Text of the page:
Porcelain is a specific form of ceramic, composed of kaolin (an unruly, white clay), quartz and a feldspar, and fired at a high temperature. This makes porcelain hard, translucent, non-porous and sounds clear.
In addition, tableware made of porcelain is usually a lot lighter than ceramic (or pottery). Despite the fact that porcelain is lighter, the hardness of the material ensures a high degree of sturdiness. This is partly because porcelain is manufactured at a high kiln temperature (1300°C - 1500°C).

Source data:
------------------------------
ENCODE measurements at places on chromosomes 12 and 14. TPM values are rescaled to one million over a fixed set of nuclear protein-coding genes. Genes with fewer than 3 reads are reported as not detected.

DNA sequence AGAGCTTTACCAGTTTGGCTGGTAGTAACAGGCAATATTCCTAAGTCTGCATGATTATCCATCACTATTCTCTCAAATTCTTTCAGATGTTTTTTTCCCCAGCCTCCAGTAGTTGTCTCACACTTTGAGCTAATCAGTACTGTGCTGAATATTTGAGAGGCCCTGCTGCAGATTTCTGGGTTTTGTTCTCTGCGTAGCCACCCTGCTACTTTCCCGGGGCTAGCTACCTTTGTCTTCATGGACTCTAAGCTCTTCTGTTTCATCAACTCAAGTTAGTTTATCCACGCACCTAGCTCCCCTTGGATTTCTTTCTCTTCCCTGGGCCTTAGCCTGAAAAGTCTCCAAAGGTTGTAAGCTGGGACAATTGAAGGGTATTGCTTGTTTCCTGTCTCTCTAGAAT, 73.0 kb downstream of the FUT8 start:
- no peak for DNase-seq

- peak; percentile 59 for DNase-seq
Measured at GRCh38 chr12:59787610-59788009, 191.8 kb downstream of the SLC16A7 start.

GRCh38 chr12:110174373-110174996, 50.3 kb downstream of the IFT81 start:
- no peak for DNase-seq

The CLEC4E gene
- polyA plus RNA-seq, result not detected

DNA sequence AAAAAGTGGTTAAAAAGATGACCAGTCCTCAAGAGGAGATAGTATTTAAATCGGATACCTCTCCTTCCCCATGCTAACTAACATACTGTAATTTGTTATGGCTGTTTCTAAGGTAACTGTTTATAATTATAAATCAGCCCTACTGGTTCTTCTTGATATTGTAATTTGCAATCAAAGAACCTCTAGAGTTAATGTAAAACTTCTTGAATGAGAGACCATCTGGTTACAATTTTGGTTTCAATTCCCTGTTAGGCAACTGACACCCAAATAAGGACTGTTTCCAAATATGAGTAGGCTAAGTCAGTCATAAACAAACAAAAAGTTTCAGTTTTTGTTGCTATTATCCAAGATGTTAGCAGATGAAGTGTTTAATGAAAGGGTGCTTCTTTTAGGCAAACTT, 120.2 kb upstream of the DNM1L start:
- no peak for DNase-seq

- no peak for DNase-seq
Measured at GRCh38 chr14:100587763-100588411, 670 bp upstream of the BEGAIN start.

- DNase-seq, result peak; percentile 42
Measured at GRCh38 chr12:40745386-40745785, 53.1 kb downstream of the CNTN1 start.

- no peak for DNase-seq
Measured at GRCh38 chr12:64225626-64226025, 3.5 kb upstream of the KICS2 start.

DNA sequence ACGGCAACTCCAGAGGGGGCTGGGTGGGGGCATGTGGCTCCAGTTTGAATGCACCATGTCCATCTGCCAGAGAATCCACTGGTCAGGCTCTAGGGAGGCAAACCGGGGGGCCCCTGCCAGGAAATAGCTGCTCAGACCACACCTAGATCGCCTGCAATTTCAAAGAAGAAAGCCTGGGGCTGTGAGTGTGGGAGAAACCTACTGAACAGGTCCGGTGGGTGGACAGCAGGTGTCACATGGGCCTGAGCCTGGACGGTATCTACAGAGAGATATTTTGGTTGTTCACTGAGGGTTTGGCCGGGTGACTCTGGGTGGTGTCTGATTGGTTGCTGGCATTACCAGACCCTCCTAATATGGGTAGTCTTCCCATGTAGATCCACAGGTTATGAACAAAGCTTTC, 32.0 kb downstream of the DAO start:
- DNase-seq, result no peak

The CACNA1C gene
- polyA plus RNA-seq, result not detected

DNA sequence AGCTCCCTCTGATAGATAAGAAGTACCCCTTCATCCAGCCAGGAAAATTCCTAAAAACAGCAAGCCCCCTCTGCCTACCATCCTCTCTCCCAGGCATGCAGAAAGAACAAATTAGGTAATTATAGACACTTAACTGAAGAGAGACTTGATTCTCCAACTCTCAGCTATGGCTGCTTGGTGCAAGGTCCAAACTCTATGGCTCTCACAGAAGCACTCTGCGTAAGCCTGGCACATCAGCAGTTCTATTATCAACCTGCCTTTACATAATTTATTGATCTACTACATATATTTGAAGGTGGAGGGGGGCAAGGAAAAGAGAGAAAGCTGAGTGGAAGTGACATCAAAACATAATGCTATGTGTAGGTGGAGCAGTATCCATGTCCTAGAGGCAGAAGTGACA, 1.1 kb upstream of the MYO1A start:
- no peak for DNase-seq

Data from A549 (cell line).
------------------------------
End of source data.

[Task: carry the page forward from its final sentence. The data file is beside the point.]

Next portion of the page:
Porcelain is odorless and tasteless and hardly discolors. It is mainly used to produce plates, bowls, cups and other tableware that serve in the serving and consumption of food and drink. Oven-resistant porcelain is primarily used for preparing food in an oven, and can tolerate temperatures of up to 250°C to 300°C.